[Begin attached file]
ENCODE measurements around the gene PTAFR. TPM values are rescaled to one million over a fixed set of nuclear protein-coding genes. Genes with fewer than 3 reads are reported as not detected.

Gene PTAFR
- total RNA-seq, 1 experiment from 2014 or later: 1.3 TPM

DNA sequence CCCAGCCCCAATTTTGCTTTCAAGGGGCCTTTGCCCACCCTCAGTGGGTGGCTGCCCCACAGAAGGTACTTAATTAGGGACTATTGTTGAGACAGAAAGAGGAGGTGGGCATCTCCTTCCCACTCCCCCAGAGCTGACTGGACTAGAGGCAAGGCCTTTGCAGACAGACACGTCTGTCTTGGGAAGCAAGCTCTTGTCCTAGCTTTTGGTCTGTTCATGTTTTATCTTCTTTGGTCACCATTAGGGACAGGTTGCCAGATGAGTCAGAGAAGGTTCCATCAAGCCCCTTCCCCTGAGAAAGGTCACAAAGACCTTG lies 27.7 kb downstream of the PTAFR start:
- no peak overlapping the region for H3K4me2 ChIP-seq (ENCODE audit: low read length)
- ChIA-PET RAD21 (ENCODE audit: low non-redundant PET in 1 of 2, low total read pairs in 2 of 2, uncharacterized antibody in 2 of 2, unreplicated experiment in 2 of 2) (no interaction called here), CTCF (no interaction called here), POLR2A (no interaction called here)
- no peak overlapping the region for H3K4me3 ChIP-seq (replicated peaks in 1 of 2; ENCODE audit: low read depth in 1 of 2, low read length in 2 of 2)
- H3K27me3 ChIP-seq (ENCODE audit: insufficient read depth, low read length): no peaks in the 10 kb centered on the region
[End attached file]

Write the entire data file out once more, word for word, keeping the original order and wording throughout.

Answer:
ENCODE measurements around the gene PTAFR. TPM values are rescaled to one million over a fixed set of nuclear protein-coding genes. Genes with fewer than 3 reads are reported as not detected.

Gene PTAFR
- total RNA-seq, 1 experiment from 2014 or later: 1.3 TPM

DNA sequence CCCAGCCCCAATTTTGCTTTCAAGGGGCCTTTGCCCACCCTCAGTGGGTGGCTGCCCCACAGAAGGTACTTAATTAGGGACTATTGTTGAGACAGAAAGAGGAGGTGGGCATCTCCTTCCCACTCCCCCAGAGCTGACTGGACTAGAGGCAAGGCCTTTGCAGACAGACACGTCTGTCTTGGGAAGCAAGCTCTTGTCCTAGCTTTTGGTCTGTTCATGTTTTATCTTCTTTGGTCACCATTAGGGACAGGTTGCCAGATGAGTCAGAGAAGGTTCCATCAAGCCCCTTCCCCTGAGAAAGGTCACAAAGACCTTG lies 27.7 kb downstream of the PTAFR start:
- no peak overlapping the region for H3K4me2 ChIP-seq (ENCODE audit: low read length)
- ChIA-PET RAD21 (ENCODE audit: low non-redundant PET in 1 of 2, low total read pairs in 2 of 2, uncharacterized antibody in 2 of 2, unreplicated experiment in 2 of 2) (no interaction called here), CTCF (no interaction called here), POLR2A (no interaction called here)
- no peak overlapping the region for H3K4me3 ChIP-seq (replicated peaks in 1 of 2; ENCODE audit: low read depth in 1 of 2, low read length in 2 of 2)
- H3K27me3 ChIP-seq (ENCODE audit: insufficient read depth, low read length): no peaks in the 10 kb centered on the region